Throughout this list, we’ve featured several up-close basement clubs and huge, strobe-lit halls, but Paradise Club is something different. Its location on one of the most famous beachfronts in the Mediterranean might have something to do with it. Buffed-and-tanned party boys and beautiful women descend on the club throughout summer, whether it’s for ‘EDM’ names or DJs inclined to go deeper. (In 2012, the cast included everyone from John Digweed and Nick Warren to Axwell, Laidback Luke and Armin van Buuren.) Dancing bodies pack in around the pool on balmy nights, and the next day hurts less when the beaches are this good.
D-Edge might be one of the smaller rooms on this list, but it’s a true icon of Brazilian clubbing. Many DJs wax lyrical about their sets inside the club, praising the sound-system, the layout and the people who fill the dancefloor.
Famously, D-Edge is a black room with a lattice of neon lights on the ceiling, floor and walls that pulse and change with the music. The man responsible for its distinctive look is multimedia wizard Muti Randolph, who explained his improvements to the club in 2010: “By using mirrors with built-in LEDs, the public will be able to experience the sensation of being inside an infinite repetition of lights – on the dancefloor and from outside.”
Dreamt up by DJ Renato Ratier, the club opened in 2003 in the neighbourhood of Barra Funda, and has since seen a who’s who of house, techno and disco talent pass through its doors. D-Edge has an offshoot label, too, which launched with a release from Ratier. The video below should show just how good this club looks in action.
One of Portugal’s biggest clubs, Lux Fragil is worth a visit for multiple reasons. First of all, there’s the music. Regularly featuring high profile guests that run the electronic gamut, Lux Fragil should definitely be your first choice if a variety of underground sounds is what you’re after. Previous headliners have included the likes of Apparat, Erol Alkan and Daniel Bell alongside the ‘Curated By’ nights, which feature a guest DJ choosing the line-up.
Then there’s the view. Located along the beautiful river Tejo in Lisbon, Lux Fragil is the perfect spot to watch the moonlight bounce off the water and/or see the sunrise, especially from the enormous third-floor balcony or the second-floor terrace which is open through summer. There’s nothing quite like having those first streams of light creep up over the horizon while dancing to quality music, and Lux has those moments weekly, staying open until around eight or nine in the morning. And finally, John Malkovich co-designed the joint. Yes, the John Malkovich. That alone makes it worth a visit.
If you’re heading to Germany to get lost on dancefloors, Berlin’s the natural magnet. After all, it’s got Berghain, it’s got Tresor and it’s got many, many more special clubs too. Robert Johnson, however, holds its own. With a blues legend as its namesake, the club is located in Offenbach, just across the river from neighbouring Frankfurt, a perhaps incongruous location for what’s regarded one of the world’s greatest clubs.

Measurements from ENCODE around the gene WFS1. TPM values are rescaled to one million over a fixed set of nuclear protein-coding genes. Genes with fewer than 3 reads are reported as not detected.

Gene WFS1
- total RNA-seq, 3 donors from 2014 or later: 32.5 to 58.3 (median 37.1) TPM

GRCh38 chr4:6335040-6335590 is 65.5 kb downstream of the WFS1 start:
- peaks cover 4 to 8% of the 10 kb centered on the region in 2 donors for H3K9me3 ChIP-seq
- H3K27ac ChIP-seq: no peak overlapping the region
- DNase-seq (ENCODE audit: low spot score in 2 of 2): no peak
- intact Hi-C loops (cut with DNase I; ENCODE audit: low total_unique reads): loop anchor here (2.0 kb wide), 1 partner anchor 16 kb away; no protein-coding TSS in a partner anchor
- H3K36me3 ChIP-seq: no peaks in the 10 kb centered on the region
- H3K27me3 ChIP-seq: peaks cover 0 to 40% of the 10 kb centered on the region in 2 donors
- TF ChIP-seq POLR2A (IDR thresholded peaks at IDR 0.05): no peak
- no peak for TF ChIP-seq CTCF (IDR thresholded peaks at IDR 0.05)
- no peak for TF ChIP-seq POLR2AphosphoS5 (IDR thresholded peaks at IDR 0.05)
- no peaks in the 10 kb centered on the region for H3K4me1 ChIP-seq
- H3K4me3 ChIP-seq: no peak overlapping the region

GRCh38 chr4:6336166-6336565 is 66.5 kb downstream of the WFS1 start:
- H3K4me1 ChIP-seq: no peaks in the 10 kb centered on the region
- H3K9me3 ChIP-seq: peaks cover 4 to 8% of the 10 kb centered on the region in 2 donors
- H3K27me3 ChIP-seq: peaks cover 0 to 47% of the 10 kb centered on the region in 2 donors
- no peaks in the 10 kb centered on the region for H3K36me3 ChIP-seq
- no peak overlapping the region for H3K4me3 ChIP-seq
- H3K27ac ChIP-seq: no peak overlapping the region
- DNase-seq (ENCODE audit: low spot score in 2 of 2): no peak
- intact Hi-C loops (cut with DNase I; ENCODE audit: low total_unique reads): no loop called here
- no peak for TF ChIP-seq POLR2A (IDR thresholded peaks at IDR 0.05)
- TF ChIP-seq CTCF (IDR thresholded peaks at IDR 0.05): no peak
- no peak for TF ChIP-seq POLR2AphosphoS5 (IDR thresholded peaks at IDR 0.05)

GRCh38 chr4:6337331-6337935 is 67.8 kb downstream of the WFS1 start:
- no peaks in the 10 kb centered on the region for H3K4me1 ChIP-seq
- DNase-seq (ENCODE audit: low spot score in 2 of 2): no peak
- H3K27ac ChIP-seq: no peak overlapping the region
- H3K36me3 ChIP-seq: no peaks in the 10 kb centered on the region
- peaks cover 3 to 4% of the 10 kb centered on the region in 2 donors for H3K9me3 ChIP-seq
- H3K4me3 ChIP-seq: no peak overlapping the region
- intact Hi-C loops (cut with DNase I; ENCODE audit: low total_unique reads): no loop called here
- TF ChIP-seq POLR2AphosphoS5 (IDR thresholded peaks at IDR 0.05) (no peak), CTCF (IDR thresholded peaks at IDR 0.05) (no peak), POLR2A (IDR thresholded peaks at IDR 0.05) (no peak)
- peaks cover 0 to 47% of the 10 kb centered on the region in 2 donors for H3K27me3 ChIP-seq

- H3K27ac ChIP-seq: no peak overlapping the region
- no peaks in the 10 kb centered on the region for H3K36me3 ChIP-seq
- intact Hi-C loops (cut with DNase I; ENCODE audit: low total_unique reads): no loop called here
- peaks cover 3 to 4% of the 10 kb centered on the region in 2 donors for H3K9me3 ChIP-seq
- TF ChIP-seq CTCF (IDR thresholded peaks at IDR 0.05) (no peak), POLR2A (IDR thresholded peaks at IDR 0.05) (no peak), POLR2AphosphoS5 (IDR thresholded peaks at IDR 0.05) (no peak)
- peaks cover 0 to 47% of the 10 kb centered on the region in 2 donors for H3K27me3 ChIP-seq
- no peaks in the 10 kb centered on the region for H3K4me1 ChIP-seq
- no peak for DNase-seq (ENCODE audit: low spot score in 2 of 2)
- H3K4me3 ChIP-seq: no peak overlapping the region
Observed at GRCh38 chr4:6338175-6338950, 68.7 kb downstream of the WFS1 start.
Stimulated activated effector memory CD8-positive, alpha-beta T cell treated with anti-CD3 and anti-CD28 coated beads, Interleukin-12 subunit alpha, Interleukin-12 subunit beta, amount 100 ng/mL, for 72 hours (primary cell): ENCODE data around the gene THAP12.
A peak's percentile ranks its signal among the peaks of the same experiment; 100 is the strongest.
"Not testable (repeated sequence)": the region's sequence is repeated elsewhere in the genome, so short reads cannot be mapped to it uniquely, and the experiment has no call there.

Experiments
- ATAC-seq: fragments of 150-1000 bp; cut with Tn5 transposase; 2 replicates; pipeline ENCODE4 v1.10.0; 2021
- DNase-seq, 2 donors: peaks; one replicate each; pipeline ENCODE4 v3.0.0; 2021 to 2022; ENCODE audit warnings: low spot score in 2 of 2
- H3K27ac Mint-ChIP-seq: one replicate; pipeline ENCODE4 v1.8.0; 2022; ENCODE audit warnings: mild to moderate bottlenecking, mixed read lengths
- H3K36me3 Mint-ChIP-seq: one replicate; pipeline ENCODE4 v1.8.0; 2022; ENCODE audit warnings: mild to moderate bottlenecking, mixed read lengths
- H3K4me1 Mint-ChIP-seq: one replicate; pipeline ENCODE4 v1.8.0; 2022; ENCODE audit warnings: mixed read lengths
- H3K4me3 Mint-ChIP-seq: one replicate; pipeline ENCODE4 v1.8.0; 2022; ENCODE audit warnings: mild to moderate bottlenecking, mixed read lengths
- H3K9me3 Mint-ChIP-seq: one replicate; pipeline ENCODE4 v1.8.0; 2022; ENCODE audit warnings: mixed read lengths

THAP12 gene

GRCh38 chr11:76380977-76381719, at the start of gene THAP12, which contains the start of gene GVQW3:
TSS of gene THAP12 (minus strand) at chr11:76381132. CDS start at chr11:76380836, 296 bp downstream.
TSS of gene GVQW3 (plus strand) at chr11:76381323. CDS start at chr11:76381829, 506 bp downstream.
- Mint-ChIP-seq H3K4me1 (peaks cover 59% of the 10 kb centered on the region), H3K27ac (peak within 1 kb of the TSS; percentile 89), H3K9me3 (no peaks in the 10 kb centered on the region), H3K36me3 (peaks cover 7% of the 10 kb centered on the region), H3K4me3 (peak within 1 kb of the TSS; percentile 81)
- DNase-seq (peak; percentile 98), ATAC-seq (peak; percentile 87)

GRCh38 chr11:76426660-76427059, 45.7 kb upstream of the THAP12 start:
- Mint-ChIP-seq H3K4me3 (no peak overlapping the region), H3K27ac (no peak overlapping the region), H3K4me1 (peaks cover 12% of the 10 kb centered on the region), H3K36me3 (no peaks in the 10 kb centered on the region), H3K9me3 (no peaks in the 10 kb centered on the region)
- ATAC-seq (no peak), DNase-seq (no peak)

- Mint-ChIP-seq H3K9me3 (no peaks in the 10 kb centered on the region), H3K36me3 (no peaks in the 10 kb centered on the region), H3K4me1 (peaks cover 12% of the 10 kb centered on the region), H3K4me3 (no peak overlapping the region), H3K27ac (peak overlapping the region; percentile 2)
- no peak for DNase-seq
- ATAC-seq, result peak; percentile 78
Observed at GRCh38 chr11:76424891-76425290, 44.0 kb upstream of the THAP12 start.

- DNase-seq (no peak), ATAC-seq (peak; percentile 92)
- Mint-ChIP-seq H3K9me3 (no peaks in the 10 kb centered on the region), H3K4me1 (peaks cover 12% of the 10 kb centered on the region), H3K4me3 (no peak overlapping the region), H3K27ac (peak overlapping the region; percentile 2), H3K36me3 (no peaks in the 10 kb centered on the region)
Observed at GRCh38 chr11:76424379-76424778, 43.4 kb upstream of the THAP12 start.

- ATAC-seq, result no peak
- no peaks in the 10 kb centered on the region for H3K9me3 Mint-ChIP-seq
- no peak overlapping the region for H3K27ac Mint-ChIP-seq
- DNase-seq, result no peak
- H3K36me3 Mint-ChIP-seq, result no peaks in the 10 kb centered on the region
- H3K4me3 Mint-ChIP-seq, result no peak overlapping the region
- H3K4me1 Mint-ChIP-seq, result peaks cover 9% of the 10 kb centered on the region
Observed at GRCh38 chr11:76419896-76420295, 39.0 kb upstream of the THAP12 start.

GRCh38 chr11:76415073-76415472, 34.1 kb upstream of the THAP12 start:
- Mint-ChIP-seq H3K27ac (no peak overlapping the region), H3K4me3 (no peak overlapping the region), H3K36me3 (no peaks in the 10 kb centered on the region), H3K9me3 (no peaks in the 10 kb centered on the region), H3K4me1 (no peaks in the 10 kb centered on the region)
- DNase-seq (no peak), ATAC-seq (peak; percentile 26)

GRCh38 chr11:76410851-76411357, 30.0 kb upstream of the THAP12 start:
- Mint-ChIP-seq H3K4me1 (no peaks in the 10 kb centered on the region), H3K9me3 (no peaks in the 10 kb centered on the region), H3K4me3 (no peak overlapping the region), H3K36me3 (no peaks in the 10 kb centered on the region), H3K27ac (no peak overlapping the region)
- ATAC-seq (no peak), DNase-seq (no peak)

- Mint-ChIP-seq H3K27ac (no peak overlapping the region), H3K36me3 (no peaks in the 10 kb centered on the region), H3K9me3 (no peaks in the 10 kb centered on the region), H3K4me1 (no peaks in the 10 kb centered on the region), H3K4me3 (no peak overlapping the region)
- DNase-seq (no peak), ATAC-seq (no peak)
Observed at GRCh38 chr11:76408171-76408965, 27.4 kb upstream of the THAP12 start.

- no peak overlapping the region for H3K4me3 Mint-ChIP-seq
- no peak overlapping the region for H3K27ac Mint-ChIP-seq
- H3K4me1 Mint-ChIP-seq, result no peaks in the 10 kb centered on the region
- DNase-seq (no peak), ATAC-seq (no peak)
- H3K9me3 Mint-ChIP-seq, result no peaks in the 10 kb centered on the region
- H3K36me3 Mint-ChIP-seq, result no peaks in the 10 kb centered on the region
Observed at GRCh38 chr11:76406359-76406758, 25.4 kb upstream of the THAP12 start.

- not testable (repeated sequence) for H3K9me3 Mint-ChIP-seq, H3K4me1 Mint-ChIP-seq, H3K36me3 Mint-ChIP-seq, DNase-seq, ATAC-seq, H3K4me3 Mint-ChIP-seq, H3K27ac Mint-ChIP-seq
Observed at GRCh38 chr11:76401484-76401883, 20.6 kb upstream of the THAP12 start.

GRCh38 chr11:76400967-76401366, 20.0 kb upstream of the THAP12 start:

With a truly mixed crowd of music heads who swear by it, Robert Johnson has one of the warmest, finely-tuned soundsystems around and a cast of regular DJs who know how to use it. The stripped-back LED lighting, minimal DJ booth with a rotary mixer and intimate dancefloor all add up to a streamlined space. For several years, the club released its own series of mix-CDs from distinguished guests like Prins Thomas, Roman Flugel and Ata, one of Robert Johnson’s founders. The run of mixes ended in 2011 with Dixon’s acclaimed Volume 8. The series might be done, but the real-life schedule is buzzing, with visits from Tobi Neumann, Shackleton, Tensnake, Gerd Janson, Sascha Dive and many more booked over summer.
Berliners, as we know, are spoiled for choice. It’s a city where winters have their own special rhythm, as locals escape the cold by packing onto dancefloors. When summer comes, though, Berlin embraces it. One of the best places to soak up the sun to a perfectly Germanic soundtrack, Club der Visionaere is a rustic shack on the canal in Kreuzberg.
With its tiny dancefloor, this isn’t a heaving peaktime spot. People loll about on the outdoor deck and piece together the high-points from the weekend, while some of the city’s finest selectors dig for records.
“It is so laidback that time doesn’t seem to exist in this place,” Seth Troxler told DJ Mag a couple of years back. “The faces are friendly, the pizza is divine and the staff know my name. It’s a home from home and a little piece of heaven.”
We’ve harped on before about how Croatia is quickly establishing itself as Europe’s new partying mecca, and the country’s clubs are sure living up to that reputation. Papaya, situated the island of Pag’s Zcre beach, has long had a reputation as Croatia’s best club. So what’s the drawcard? On top of the Eastern Europe-standard cheap drinks and near-uniformly attractive punters, Papaya boasts a postcard-perfect setting – you just have to travel a bit to get there.
Zcre beach is only five minutes from the town of Novalja, but it’s 80 km to the bigger city of Zadar. In high season, accommodation in Novalja is best booked in advance, but you can take advantage of the nightly shuttle bus back to the centre of town when things wind up at around the 6am mark or (if you’re lucky) bunk with a local.
Then there’s the infamous Hideout pool parties. Free for Hideout Festival ticket holders, the Papaya-hosted daily pool parties run from 2-8pm, making them the perfect warm-up to the night’s activities. For 2013, the pool party line-ups boast the likes of Julio Bashmore, Jamie Jones, Seth Troxler and Chase & Status and go down from July 3-5: well worth planning your trip around.
Womb is a Tokyo icon, and with good reason, but there’s another mega-club servicing Japan’s capital too. That cavernous space is AgeHa in Tokyo’s Bay Area Shin Kiba. Sure, you won’t find an intimate, exclusive experience, but you will get that famous Japanese attention to detail, from the décor to the sound-system.